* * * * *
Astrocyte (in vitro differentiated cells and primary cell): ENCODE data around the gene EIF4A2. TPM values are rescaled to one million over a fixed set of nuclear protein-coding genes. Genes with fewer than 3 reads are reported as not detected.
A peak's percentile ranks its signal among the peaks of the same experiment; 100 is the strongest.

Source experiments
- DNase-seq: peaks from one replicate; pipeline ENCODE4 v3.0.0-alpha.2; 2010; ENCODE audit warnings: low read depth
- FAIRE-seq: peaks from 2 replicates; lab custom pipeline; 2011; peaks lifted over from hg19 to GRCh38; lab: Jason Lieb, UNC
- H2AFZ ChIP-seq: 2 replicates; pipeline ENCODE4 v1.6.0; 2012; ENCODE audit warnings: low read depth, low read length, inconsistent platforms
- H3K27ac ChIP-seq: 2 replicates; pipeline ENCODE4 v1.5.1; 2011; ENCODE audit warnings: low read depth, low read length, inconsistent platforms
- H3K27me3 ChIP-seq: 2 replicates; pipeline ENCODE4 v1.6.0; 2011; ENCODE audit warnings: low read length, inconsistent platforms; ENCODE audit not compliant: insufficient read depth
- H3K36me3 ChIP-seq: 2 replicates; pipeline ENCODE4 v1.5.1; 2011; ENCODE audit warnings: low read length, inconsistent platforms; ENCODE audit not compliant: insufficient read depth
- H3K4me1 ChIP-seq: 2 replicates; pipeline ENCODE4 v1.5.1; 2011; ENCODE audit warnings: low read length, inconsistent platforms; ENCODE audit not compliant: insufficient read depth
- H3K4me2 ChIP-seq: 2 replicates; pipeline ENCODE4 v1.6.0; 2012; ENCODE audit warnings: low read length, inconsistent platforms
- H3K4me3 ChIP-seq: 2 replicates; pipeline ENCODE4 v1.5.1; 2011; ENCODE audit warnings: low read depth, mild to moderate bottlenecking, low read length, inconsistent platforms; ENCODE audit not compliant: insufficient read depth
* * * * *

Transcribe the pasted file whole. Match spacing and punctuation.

Astrocyte (in vitro differentiated cells and primary cell): ENCODE data around the gene EIF4A2. TPM values are rescaled to one million over a fixed set of nuclear protein-coding genes. Genes with fewer than 3 reads are reported as not detected.
A peak's percentile ranks its signal among the peaks of the same experiment; 100 is the strongest.

Source experiments
- DNase-seq: peaks from one replicate; pipeline ENCODE4 v3.0.0-alpha.2; 2010; ENCODE audit warnings: low read depth
- FAIRE-seq: peaks from 2 replicates; lab custom pipeline; 2011; peaks lifted over from hg19 to GRCh38; lab: Jason Lieb, UNC
- H2AFZ ChIP-seq: 2 replicates; pipeline ENCODE4 v1.6.0; 2012; ENCODE audit warnings: low read depth, low read length, inconsistent platforms
- H3K27ac ChIP-seq: 2 replicates; pipeline ENCODE4 v1.5.1; 2011; ENCODE audit warnings: low read depth, low read length, inconsistent platforms
- H3K27me3 ChIP-seq: 2 replicates; pipeline ENCODE4 v1.6.0; 2011; ENCODE audit warnings: low read length, inconsistent platforms; ENCODE audit not compliant: insufficient read depth
- H3K36me3 ChIP-seq: 2 replicates; pipeline ENCODE4 v1.5.1; 2011; ENCODE audit warnings: low read length, inconsistent platforms; ENCODE audit not compliant: insufficient read depth
- H3K4me1 ChIP-seq: 2 replicates; pipeline ENCODE4 v1.5.1; 2011; ENCODE audit warnings: low read length, inconsistent platforms; ENCODE audit not compliant: insufficient read depth
- H3K4me2 ChIP-seq: 2 replicates; pipeline ENCODE4 v1.6.0; 2012; ENCODE audit warnings: low read length, inconsistent platforms
- H3K4me3 ChIP-seq: 2 replicates; pipeline ENCODE4 v1.5.1; 2011; ENCODE audit warnings: low read depth, mild to moderate bottlenecking, low read length, inconsistent platforms; ENCODE audit not compliant: insufficient read depth